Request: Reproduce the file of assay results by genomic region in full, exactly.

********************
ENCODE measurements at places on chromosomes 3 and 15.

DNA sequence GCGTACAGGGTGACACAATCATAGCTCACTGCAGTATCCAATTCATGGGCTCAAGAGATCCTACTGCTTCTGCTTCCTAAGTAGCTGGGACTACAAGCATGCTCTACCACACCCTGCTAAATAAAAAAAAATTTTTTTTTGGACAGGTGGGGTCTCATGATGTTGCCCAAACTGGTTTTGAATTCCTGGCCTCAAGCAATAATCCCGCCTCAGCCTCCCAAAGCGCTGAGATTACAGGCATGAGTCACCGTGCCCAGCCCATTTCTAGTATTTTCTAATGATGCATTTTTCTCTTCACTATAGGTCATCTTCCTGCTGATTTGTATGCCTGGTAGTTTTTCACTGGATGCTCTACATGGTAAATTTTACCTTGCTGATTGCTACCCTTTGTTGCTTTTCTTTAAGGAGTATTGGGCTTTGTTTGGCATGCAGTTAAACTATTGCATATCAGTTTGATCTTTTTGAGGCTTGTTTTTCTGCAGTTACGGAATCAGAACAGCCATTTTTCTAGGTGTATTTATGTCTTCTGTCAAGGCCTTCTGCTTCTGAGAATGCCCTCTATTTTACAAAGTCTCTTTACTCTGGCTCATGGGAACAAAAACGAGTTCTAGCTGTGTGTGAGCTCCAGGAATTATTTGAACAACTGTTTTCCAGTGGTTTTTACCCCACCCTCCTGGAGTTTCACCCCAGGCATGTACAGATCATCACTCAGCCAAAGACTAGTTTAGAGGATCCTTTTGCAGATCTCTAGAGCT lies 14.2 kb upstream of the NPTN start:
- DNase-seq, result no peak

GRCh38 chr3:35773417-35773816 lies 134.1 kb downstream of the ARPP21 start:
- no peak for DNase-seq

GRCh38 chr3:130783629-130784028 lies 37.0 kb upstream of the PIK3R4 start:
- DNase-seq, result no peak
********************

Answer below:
ENCODE measurements at places on chromosomes 3 and 15.

DNA sequence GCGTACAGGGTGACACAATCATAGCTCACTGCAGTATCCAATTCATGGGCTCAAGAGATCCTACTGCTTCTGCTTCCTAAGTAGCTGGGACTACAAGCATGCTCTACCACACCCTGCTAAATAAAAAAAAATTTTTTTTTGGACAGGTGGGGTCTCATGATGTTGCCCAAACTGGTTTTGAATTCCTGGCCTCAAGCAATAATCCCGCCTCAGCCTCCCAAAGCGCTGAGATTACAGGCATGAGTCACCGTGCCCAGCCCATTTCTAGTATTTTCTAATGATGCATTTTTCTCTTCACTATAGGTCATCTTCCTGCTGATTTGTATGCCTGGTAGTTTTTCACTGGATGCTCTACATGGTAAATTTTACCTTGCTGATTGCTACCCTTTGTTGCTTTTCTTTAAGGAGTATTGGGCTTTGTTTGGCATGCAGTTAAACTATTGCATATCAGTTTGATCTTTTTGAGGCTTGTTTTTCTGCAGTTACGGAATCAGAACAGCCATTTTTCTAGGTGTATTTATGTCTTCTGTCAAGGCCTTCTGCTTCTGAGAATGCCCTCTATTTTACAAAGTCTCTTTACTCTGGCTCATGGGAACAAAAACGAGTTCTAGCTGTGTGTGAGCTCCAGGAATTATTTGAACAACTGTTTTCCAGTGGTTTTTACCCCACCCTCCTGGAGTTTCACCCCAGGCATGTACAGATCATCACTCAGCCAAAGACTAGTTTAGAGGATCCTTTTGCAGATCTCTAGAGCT lies 14.2 kb upstream of the NPTN start:
- DNase-seq, result no peak

GRCh38 chr3:35773417-35773816 lies 134.1 kb downstream of the ARPP21 start:
- no peak for DNase-seq

GRCh38 chr3:130783629-130784028 lies 37.0 kb upstream of the PIK3R4 start:
- DNase-seq, result no peak